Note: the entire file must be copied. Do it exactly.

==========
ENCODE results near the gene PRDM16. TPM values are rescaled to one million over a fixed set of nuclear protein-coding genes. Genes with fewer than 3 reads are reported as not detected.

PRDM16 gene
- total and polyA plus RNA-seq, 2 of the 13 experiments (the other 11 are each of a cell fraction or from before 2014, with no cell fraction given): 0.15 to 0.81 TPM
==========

ENCODE results near the gene PRDM16. TPM values are rescaled to one million over a fixed set of nuclear protein-coding genes. Genes with fewer than 3 reads are reported as not detected.

PRDM16 gene
- total and polyA plus RNA-seq, 2 of the 13 experiments (the other 11 are each of a cell fraction or from before 2014, with no cell fraction given): 0.15 to 0.81 TPM